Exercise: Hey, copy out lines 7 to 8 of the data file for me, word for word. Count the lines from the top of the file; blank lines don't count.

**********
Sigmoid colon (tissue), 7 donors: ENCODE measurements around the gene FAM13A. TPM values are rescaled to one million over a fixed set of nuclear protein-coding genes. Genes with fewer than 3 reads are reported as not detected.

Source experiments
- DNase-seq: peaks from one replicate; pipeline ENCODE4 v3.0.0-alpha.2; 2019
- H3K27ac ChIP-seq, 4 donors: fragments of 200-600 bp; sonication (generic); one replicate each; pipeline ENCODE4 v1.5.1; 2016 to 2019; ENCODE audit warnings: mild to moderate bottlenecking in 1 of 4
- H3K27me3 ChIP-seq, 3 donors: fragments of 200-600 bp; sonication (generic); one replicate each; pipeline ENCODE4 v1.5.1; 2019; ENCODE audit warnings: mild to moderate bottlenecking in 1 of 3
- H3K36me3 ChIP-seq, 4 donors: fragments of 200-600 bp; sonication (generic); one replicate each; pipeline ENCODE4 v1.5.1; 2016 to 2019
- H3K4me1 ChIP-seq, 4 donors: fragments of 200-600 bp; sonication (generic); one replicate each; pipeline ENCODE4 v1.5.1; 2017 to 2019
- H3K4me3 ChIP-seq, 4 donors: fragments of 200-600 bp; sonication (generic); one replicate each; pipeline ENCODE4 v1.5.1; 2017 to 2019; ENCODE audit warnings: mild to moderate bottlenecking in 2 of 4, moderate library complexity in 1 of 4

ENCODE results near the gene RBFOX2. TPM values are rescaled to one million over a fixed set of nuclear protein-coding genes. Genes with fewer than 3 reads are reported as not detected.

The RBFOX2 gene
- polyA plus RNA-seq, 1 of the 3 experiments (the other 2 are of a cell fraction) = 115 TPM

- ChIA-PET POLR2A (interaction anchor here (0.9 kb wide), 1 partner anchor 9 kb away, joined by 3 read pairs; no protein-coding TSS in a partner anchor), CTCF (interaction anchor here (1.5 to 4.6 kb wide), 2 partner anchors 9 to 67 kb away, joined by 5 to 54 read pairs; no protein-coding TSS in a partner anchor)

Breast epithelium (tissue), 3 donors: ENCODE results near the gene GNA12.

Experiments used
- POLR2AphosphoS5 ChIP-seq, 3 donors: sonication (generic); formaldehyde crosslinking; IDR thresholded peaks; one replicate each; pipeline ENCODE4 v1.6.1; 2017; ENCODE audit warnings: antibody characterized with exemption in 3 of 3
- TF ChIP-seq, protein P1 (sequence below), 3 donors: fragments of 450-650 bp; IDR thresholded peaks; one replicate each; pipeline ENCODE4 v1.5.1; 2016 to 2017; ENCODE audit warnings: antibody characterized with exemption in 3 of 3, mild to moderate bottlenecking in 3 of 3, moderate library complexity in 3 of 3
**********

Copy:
- H3K4me1 ChIP-seq, 4 donors: fragments of 200-600 bp; sonication (generic); one replicate each; pipeline ENCODE4 v1.5.1; 2017 to 2019
- H3K4me3 ChIP-seq, 4 donors: fragments of 200-600 bp; sonication (generic); one replicate each; pipeline ENCODE4 v1.5.1; 2017 to 2019; ENCODE audit warnings: mild to moderate bottlenecking in 2 of 4, moderate library complexity in 1 of 4